This is what happens when you leave Tony and Terry unsupervised. Memorial Day, 2019, was our Army Buddy Weekend and we got bored!

It’s like this; the 71 Chevelle was still waiting for its new block and rotating assembly to arrive—later than the vendor promised as usual—so we decided to “Road Kill” the weekend. After passing on a basket case 1969 Mach I and an overpriced 1973 Camaro (11 Second Car) we found this baby sitting in a guys garage where it had been for eleven years since being painted last. The trim was still in the trunk. It was a classic case of in too deep and totally overwhelmed so we rescued her.

The body was redon and painted in 2008 as per the paperwork. The shop blacked out all the trim and we couldn’t find any signs of patching, just a few imperfections in the clear coat. Sections of the trunk floor had been replaced and the only rust underneath the vehicle was in the two front frame connector boxes which is easy stuff for me to do in my shop.

Under the hood is a very well running 302 backed by a recently built C4 Automatic. There are a number of good speed parts on her to include a MSD solid state billet distributor, MSD 6AL spark box, Edelbrock aluminum intake and Holley 600 CFM carburetor.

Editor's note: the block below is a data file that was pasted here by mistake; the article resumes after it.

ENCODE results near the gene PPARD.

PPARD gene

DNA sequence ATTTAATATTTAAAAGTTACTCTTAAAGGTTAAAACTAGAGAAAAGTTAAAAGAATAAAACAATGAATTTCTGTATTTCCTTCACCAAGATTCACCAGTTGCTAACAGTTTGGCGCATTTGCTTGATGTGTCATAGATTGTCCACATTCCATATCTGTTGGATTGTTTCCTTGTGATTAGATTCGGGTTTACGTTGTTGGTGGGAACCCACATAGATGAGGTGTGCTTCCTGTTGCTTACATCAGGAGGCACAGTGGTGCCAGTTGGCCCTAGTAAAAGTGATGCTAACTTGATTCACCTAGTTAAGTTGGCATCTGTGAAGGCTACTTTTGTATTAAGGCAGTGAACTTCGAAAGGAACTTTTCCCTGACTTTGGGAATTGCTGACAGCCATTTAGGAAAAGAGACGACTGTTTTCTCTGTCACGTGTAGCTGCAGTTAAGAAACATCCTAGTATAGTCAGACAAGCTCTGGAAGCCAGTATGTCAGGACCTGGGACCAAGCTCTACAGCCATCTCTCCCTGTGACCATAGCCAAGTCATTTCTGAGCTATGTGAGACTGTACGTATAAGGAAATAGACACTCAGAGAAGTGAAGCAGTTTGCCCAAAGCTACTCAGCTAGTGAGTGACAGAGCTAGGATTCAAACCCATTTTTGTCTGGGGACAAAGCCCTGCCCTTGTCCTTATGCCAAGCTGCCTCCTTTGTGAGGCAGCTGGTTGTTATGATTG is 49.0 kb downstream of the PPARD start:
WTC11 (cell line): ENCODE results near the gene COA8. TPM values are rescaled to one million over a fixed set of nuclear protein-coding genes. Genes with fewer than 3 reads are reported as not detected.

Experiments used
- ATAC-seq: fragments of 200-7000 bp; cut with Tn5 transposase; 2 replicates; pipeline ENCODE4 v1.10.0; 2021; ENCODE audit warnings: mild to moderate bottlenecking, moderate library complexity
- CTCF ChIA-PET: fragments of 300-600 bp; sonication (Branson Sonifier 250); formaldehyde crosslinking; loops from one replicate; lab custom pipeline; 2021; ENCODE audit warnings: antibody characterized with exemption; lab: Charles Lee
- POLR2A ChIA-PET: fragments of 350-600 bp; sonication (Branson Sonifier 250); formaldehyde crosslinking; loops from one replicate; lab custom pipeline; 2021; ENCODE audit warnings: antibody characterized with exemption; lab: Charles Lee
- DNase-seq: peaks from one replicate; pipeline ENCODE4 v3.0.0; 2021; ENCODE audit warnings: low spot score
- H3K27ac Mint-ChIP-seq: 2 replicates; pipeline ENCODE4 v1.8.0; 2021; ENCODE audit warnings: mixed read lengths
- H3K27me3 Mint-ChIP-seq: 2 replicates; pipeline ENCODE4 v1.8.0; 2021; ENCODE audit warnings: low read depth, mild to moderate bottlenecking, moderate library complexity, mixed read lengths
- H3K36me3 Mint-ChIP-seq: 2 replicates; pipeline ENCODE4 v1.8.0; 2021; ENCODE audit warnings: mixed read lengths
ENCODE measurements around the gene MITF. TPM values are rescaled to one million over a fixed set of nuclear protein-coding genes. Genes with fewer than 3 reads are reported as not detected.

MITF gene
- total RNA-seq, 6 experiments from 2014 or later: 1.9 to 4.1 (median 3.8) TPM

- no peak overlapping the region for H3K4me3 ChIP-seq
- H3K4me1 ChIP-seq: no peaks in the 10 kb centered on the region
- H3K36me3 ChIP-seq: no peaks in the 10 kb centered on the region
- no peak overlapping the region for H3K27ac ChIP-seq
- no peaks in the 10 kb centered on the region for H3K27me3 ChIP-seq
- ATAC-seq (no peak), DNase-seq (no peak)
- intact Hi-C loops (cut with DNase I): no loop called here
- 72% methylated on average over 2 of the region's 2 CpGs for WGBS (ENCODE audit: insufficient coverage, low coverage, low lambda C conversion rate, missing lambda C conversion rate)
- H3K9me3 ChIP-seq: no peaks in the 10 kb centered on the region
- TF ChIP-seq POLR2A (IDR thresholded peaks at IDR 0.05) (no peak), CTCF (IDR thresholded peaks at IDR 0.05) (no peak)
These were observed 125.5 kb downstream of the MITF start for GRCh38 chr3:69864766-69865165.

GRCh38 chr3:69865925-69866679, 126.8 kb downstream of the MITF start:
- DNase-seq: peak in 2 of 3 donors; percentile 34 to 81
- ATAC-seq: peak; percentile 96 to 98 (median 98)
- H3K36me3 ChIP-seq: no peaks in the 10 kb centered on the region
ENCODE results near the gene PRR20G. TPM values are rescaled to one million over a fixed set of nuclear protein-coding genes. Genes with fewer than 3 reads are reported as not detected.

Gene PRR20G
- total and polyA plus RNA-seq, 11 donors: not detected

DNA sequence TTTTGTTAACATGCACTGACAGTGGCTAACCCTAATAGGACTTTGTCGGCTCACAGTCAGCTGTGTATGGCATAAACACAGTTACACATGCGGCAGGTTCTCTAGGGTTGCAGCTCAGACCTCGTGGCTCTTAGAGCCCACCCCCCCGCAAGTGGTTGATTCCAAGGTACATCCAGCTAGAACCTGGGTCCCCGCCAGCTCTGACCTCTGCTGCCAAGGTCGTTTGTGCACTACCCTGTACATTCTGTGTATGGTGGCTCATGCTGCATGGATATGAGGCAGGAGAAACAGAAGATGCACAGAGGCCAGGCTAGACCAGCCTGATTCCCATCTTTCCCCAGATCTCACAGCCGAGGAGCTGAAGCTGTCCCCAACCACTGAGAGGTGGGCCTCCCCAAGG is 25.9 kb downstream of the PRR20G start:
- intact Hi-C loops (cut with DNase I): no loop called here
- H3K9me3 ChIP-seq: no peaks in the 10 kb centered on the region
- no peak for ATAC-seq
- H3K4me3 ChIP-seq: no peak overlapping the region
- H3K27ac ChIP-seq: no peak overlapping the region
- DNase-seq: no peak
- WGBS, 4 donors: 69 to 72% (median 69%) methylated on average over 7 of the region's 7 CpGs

The interior is pretty solid save for a few missing components like the front kickboards which most likely lost their way to some speakers that have since been removed. The turn signal lever assembly needs replaced as does the console trim and headliner. We might change out the door panels but aside from that it’s in decent shape.

Just about every part of the front suspension has been replaced. Note the new upper and lower control arms, ball joints, tie rods, springs, shocks, idler arm, pitman arm, sway bar links and bushings…

Undenounced to us this car was an absolute “Death Trap” on the road! It was by far the scariest drive home I’ve ever had. Even the lightest pressure on the brakes would send the car hard left to the point it was really hard to control and get stopped; often taking two lanes to do so. It was a white knuckled drive all the way home. The first thing we did after nursing her home was get the front end up in the air and pull the brake drums off and as suspected, the passenger’s side brake drum was totally soaked down with brake fluid. We had to pitch the pads, springs, tensioner and seals. After honing the rough spots out of the brake cylinder (you can’t buy the fronts off the shelf anyplace) we cleaned up the drum, reassembled everything, and bled the system of its water and air.

Other sections coming soon…
  • What's in the Doghouse
  • Trunk
  • Interior